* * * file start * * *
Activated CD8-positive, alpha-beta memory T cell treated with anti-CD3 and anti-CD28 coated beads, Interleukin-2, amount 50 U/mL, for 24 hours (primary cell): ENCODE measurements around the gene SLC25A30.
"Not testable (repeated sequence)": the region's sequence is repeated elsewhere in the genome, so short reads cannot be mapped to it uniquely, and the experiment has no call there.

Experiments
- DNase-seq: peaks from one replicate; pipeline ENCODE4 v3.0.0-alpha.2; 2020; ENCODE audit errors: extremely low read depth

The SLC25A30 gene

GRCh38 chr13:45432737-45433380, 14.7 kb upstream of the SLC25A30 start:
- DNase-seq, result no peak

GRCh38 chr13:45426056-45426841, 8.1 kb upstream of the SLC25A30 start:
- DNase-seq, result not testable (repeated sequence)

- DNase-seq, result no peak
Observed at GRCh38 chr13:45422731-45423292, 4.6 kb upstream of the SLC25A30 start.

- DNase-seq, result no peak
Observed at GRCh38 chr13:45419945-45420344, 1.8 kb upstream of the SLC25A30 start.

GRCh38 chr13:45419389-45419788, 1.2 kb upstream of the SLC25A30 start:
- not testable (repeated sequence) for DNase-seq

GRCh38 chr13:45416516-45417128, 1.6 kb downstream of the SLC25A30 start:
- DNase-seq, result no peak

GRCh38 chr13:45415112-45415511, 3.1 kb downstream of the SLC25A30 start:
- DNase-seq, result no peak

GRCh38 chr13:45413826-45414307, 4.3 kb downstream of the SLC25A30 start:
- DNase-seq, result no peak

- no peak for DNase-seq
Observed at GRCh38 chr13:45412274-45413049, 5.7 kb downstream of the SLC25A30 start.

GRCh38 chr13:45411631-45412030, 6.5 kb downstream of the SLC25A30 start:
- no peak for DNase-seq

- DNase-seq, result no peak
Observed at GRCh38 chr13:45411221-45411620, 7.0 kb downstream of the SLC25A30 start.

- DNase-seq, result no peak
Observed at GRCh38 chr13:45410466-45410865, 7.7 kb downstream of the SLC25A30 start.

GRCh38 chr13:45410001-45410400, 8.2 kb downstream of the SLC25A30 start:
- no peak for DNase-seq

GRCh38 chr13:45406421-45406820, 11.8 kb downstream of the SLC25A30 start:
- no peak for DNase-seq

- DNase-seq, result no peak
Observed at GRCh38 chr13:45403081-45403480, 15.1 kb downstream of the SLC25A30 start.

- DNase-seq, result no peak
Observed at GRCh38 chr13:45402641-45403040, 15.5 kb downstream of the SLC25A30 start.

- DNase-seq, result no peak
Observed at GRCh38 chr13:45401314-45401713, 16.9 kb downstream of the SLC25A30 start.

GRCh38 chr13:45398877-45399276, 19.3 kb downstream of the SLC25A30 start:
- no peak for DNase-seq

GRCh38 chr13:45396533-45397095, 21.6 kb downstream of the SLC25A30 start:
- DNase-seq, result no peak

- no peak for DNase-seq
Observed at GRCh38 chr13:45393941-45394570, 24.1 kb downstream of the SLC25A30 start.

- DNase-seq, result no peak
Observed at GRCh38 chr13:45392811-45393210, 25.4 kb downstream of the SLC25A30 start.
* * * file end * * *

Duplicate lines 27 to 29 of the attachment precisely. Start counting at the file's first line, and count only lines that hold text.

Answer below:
Observed at GRCh38 chr13:45411221-45411620, 7.0 kb downstream of the SLC25A30 start.

- DNase-seq, result no peak
Observed at GRCh38 chr13:45410466-45410865, 7.7 kb downstream of the SLC25A30 start.